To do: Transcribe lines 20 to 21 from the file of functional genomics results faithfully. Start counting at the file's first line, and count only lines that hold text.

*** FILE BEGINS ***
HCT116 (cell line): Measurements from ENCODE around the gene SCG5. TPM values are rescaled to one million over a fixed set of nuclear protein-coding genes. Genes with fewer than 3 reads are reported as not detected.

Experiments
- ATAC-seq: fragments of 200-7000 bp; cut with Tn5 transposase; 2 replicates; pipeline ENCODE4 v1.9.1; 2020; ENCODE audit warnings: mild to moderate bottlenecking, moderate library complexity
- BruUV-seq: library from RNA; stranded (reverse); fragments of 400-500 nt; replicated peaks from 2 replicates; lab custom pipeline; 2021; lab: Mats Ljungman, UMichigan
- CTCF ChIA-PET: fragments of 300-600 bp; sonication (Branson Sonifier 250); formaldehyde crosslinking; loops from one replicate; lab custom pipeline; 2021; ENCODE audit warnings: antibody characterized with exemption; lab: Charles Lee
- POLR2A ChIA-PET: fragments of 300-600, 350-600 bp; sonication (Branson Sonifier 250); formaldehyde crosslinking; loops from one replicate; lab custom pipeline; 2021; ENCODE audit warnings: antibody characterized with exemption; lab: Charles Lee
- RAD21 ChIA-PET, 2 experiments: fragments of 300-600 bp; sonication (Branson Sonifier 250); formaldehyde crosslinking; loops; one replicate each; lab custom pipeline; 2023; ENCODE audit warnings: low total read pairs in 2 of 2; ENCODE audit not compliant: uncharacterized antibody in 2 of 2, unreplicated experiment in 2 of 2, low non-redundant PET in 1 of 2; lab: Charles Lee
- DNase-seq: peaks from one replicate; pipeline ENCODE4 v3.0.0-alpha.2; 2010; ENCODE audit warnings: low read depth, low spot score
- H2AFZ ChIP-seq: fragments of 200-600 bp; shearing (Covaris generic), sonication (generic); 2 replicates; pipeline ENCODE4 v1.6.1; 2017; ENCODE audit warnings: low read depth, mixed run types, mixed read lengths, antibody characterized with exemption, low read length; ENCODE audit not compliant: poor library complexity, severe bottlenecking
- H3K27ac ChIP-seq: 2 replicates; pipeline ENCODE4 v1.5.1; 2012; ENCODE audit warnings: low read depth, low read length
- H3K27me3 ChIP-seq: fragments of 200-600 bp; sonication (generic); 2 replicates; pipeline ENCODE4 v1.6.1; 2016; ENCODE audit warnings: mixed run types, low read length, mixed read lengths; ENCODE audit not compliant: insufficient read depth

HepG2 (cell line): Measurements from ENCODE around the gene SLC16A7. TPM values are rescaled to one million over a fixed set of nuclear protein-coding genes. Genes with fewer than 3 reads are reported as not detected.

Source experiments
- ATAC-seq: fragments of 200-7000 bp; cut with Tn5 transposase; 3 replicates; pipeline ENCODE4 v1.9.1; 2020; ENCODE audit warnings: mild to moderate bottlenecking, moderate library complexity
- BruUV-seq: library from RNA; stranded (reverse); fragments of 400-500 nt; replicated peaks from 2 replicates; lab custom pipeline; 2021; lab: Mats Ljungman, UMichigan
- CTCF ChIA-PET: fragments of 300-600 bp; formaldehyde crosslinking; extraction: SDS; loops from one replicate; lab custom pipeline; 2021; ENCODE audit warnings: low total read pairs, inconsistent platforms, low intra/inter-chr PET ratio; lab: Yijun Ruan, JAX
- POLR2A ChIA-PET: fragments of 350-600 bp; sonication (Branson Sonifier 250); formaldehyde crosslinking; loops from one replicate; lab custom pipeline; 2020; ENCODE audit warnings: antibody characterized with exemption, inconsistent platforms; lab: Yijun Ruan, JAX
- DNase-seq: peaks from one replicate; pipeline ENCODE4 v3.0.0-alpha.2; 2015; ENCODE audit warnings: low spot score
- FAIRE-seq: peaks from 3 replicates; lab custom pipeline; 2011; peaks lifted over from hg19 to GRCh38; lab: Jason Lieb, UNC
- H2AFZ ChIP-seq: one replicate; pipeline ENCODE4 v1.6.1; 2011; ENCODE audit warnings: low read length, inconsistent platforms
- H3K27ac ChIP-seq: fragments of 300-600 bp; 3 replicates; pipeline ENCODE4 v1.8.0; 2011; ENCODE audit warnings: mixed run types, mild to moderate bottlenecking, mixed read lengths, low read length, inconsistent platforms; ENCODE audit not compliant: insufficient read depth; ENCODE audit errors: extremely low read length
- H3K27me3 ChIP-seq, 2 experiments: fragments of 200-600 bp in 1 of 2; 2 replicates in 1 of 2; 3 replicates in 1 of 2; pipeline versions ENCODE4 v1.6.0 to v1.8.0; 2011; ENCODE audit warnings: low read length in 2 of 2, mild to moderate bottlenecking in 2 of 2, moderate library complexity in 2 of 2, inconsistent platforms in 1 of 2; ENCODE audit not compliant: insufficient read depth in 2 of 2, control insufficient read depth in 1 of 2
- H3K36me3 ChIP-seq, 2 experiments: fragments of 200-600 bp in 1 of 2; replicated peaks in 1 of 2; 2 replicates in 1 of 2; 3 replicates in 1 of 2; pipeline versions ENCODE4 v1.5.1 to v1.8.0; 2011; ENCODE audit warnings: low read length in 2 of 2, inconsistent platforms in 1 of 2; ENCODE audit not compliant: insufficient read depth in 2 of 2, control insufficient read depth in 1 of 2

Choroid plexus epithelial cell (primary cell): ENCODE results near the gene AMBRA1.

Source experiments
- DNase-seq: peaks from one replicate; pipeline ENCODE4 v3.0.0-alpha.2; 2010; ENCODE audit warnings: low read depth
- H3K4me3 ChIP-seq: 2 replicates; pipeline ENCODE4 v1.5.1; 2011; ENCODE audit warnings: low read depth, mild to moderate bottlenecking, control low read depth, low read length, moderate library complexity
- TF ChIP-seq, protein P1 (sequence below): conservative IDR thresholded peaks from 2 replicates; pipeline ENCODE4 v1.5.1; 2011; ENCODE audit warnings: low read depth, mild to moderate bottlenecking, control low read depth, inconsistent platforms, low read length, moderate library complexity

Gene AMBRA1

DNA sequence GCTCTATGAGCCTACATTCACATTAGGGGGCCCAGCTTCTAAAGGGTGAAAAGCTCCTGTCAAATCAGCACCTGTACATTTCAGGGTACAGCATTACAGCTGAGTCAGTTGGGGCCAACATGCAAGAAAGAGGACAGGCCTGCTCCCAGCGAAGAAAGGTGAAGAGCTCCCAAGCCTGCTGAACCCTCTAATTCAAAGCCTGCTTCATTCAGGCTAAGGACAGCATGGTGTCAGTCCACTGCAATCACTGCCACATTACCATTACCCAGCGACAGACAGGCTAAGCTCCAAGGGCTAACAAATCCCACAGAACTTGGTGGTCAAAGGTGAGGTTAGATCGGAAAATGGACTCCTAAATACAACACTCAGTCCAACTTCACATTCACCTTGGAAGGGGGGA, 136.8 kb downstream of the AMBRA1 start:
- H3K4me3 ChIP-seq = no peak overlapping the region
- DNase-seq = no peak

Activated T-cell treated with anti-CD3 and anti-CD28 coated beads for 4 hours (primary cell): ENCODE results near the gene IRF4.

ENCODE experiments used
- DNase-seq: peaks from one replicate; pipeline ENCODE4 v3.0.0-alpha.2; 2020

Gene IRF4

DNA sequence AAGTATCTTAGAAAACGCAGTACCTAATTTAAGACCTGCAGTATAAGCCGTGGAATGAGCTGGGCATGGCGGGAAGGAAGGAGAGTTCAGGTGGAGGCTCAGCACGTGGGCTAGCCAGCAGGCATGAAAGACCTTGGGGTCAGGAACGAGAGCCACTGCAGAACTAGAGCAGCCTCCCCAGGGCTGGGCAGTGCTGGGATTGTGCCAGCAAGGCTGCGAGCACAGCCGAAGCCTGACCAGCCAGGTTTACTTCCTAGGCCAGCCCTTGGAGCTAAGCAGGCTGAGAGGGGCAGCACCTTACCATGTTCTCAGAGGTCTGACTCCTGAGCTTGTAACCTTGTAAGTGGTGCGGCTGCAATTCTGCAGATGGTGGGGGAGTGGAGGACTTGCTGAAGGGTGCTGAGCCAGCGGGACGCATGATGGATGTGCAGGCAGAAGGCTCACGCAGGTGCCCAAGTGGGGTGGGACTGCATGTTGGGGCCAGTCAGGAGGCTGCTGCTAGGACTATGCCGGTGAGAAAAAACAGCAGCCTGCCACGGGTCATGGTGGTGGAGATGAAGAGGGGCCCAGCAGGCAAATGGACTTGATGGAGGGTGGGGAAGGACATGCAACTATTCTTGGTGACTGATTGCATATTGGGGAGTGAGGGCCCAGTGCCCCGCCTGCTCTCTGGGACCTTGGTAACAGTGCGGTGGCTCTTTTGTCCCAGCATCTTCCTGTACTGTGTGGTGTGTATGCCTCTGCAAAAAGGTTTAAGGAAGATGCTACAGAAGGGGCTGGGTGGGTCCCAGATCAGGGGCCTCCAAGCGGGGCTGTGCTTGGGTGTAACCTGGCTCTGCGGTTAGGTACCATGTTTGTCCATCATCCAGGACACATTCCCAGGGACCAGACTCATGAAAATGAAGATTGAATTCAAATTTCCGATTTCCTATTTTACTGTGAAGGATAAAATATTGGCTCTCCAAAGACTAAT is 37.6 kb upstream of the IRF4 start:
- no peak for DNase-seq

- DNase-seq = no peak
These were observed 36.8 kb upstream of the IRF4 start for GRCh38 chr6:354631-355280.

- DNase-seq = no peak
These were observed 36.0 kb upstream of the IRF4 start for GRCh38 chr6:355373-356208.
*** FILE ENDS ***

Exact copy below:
- H2AFZ ChIP-seq: one replicate; pipeline ENCODE4 v1.6.1; 2011; ENCODE audit warnings: low read length, inconsistent platforms
- H3K27ac ChIP-seq: fragments of 300-600 bp; 3 replicates; pipeline ENCODE4 v1.8.0; 2011; ENCODE audit warnings: mixed run types, mild to moderate bottlenecking, mixed read lengths, low read length, inconsistent platforms; ENCODE audit not compliant: insufficient read depth; ENCODE audit errors: extremely low read length